Some of my best childhood memories are of spending time with my grandparents in Phoenix, Arizona. I grew up on the east coast, but every summer we would go back to Arizona for a visit. So many smells and tastes were different there. We ate watermelon and cantaloupe every day. My grandfather made me fresh-squeezed orange juice for breakfast. He fried eggs and bacon and potatoes. My grandmother put wheat germ on my breakfast cereal and alfalfa sprouts in my sandwiches for lunch. It wasn’t so much that these tastes and flavors weren’t available at home, it was just that they were ever-so-prevalent at Grandma and Grandpa’s house. It was a rich, flavorful experience every day.
But of all the tastes that excited my palate during those summers, fresh figs off of my grandfather’s tree were the most interesting. If you have never had a fresh fig, you have truly missed out on one of the most delightful experiences of eating. Dried, chewy figs have purpose in life, but they are nothing in comparison to the warm, sweet goodness of a fig picked right off of the tree. Figs are rich in fiber and if you open one up, you can see why. They are full of little seeds, held together in a massive network of sweet, juicy fibers.
Today I live in North Carolina. It is warm enough here to grow fig trees. A couple of years ago, I planted a little stick in the ground. This summer my tree is tall and wide and loaded with figs. I am abundantly blessed! So blessed, that our family cannot possibly eat all of the figs as they ripen. So I am making jam. Fig jam is the easiest jam in the world to make. It is also the cheapest as it requires no pectin. Figs have enough of their own. All you need is sugar. Here’s how:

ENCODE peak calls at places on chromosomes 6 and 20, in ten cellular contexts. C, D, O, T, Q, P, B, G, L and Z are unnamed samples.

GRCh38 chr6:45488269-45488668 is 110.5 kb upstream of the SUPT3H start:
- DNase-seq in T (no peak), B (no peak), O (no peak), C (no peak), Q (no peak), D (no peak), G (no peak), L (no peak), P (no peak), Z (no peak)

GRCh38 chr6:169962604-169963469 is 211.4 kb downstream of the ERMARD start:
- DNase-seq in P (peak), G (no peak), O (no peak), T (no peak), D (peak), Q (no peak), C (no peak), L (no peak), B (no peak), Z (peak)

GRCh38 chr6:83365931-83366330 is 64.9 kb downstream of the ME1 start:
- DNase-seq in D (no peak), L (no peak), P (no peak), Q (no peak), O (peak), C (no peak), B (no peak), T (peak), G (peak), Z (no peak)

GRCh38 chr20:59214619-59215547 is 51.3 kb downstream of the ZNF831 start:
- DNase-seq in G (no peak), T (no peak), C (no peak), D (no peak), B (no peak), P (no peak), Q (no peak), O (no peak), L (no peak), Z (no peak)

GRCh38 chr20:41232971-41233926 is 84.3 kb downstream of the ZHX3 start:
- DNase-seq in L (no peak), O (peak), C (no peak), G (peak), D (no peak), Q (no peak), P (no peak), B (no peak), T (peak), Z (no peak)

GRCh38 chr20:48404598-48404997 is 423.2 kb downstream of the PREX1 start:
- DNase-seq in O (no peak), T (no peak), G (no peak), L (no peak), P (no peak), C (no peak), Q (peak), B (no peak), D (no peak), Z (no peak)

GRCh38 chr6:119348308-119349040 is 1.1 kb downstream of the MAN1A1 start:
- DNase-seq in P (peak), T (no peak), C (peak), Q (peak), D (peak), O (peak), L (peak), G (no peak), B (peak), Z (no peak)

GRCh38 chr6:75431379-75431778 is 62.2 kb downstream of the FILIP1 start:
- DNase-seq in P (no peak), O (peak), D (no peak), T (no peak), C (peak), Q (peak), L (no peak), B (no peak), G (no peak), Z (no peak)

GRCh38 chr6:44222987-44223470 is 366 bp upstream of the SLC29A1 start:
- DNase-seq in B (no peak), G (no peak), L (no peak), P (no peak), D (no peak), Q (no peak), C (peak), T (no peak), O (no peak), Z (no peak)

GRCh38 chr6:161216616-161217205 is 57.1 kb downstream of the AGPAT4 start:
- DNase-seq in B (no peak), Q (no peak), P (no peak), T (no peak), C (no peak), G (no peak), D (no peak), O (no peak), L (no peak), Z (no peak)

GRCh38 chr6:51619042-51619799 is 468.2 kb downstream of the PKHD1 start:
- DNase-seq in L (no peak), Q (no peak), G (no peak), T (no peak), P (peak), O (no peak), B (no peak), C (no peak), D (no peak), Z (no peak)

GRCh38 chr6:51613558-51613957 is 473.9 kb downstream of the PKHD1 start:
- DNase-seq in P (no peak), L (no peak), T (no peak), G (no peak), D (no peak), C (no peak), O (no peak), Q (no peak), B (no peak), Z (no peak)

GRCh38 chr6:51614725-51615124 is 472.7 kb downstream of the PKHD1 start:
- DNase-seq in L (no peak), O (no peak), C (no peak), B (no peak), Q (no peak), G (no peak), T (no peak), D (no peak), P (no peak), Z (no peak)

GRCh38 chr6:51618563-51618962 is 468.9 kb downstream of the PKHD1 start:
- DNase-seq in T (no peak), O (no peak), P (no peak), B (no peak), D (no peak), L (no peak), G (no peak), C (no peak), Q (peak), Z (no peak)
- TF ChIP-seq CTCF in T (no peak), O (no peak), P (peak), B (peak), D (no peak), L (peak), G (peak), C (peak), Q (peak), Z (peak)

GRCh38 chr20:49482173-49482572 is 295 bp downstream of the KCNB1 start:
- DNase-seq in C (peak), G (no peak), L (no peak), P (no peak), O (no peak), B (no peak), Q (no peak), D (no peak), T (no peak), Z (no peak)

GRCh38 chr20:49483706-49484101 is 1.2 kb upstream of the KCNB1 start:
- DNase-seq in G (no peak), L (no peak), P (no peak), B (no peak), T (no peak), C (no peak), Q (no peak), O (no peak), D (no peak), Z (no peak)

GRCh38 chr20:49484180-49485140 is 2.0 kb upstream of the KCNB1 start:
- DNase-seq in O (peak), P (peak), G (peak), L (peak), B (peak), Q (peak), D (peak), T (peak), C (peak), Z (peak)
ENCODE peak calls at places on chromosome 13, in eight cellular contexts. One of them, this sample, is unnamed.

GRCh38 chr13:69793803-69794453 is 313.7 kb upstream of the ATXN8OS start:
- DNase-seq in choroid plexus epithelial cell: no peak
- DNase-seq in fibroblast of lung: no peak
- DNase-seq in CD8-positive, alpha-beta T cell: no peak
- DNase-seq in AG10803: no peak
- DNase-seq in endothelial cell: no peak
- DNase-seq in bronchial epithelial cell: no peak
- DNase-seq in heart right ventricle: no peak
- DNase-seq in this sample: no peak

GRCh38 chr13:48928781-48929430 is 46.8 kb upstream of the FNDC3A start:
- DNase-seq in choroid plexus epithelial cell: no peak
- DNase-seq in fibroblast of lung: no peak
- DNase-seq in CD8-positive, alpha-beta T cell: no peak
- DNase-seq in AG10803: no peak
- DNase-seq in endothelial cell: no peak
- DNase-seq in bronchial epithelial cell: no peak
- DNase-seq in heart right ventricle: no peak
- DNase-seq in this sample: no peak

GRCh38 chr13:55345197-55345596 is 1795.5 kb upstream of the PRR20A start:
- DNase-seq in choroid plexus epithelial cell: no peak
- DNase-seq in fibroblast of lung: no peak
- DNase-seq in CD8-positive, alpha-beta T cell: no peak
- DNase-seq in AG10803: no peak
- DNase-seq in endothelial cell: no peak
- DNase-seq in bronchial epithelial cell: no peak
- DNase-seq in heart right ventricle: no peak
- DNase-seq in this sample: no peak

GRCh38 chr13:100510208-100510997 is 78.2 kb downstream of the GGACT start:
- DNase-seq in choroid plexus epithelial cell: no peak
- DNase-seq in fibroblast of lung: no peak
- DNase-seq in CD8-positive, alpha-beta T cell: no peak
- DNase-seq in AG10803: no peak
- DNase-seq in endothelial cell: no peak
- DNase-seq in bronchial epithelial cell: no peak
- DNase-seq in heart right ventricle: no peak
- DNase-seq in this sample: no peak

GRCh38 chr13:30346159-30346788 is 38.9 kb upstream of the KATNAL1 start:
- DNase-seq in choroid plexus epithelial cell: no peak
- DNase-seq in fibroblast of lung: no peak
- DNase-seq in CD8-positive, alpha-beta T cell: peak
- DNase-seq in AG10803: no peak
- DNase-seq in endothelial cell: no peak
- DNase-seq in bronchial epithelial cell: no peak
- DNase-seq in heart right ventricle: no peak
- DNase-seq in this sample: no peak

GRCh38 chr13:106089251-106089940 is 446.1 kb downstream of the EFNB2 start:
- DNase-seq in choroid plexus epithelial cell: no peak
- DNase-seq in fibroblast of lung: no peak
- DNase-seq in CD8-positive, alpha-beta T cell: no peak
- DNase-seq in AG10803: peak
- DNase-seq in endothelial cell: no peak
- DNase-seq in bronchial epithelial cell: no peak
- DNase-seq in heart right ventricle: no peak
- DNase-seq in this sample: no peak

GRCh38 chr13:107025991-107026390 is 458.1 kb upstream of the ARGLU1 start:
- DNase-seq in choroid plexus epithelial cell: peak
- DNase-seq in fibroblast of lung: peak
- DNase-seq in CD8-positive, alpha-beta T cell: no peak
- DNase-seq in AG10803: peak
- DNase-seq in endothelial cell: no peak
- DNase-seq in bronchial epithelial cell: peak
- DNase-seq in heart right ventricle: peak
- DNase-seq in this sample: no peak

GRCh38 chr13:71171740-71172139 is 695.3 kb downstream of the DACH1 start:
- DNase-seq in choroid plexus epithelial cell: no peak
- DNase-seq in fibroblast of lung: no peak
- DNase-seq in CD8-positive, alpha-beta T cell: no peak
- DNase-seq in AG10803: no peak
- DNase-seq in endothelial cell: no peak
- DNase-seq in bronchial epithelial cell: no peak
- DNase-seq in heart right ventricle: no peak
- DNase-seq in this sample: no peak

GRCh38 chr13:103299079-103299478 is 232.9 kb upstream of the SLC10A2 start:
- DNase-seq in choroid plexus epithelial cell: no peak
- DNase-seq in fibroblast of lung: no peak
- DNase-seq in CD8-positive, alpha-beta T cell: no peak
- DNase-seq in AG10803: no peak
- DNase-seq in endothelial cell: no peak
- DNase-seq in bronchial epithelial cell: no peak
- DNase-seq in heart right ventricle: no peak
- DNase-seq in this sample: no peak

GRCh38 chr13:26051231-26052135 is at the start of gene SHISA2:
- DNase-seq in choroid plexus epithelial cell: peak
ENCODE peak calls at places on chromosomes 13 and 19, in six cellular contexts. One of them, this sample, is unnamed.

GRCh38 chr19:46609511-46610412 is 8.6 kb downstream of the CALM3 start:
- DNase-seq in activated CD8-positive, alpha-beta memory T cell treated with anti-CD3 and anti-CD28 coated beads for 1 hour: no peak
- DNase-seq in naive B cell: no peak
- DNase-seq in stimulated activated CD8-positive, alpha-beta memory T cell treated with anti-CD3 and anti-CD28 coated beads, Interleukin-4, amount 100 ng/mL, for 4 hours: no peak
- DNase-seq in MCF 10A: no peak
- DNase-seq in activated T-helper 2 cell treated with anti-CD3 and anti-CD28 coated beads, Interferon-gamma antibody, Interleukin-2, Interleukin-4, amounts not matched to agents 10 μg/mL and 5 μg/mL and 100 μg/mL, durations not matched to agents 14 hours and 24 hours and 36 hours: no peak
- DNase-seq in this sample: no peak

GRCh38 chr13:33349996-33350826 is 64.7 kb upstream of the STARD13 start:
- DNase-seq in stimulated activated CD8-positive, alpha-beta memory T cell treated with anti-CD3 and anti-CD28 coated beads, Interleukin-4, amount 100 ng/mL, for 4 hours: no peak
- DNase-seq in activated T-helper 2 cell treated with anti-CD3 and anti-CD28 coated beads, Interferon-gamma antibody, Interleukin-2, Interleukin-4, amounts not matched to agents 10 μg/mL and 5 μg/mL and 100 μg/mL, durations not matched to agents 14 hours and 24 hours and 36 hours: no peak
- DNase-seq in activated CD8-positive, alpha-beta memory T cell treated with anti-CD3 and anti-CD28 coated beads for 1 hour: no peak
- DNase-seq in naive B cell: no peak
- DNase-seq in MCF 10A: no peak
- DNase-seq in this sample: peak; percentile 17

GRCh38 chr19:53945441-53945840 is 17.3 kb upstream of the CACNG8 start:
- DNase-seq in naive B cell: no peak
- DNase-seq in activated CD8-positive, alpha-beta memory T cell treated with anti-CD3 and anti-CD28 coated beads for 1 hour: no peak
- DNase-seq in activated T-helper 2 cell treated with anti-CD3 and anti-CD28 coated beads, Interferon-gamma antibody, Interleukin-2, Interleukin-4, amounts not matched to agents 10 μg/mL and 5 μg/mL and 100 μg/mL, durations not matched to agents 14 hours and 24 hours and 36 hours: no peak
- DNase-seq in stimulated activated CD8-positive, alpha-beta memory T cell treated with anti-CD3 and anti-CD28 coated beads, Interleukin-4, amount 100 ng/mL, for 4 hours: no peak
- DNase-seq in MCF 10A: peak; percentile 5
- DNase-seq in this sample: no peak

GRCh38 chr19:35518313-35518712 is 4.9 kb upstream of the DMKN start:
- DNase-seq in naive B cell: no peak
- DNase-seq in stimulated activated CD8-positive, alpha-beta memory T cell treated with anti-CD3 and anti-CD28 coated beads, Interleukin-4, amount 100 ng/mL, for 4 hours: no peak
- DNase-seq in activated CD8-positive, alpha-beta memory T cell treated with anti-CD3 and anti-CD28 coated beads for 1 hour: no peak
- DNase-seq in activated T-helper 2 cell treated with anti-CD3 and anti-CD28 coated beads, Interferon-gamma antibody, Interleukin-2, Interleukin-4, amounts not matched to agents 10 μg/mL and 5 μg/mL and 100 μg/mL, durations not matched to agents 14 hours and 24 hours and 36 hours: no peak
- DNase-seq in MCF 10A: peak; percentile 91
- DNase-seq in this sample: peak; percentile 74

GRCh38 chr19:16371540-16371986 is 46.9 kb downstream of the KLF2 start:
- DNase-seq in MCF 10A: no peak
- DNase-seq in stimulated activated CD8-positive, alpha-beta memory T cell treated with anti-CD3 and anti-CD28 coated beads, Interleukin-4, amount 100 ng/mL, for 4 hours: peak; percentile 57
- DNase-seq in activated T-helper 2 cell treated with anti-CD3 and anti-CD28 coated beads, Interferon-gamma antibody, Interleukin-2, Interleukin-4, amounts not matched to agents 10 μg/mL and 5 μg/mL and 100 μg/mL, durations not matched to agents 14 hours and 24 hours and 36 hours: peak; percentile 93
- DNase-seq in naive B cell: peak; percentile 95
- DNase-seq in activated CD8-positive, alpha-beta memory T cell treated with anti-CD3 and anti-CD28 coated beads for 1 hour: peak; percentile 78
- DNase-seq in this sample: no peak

Pick ripe figs off your tree. (Go plant one now if you don’t have one!!!) The figs don’t all ripen at once, so you never have to feel overwhelmed by them.
Cut the stems off and mash the figs with a potato masher. This part is fun if you have kids that want to help!
Place the fig pulp in a heavy saucepan and add sugar. I use about an equal amount of sugar to the amount of crushed figs. You can use more if you like. Heat over a medium stove, stirring constantly until the fig mixture has become liquid and bubbly.
I like my jam to have a uniform texture without lumps, so I pour it into my blender, whir it up, and pour it back into the pan.
Stir and boil for about 5 more minutes until the jam is rich in color and is slightly thickened.
Then pour into clean, sterilized jars, leaving a 1/2 inch head space.
Wipe the top of the jar with a clean wet cloth, place the pre-boiled lids on, screw the rings on tight, and wait for the lid to “pop!”
If you are nervous about canning and want to give your jars a water bath, go ahead. 5-10 minutes will be more than sufficient. I never do with jam because the sugar does a good enough job preserving. My jam is boiling hot when I put it in the jars and I’ve never had a seal fail or jam spoil.
Fig jam goes well with peanut butter, but it also pairs well with cheese and meat! There is nothing so heavenly as cheese and fig jam on whole wheat bread! Enjoy!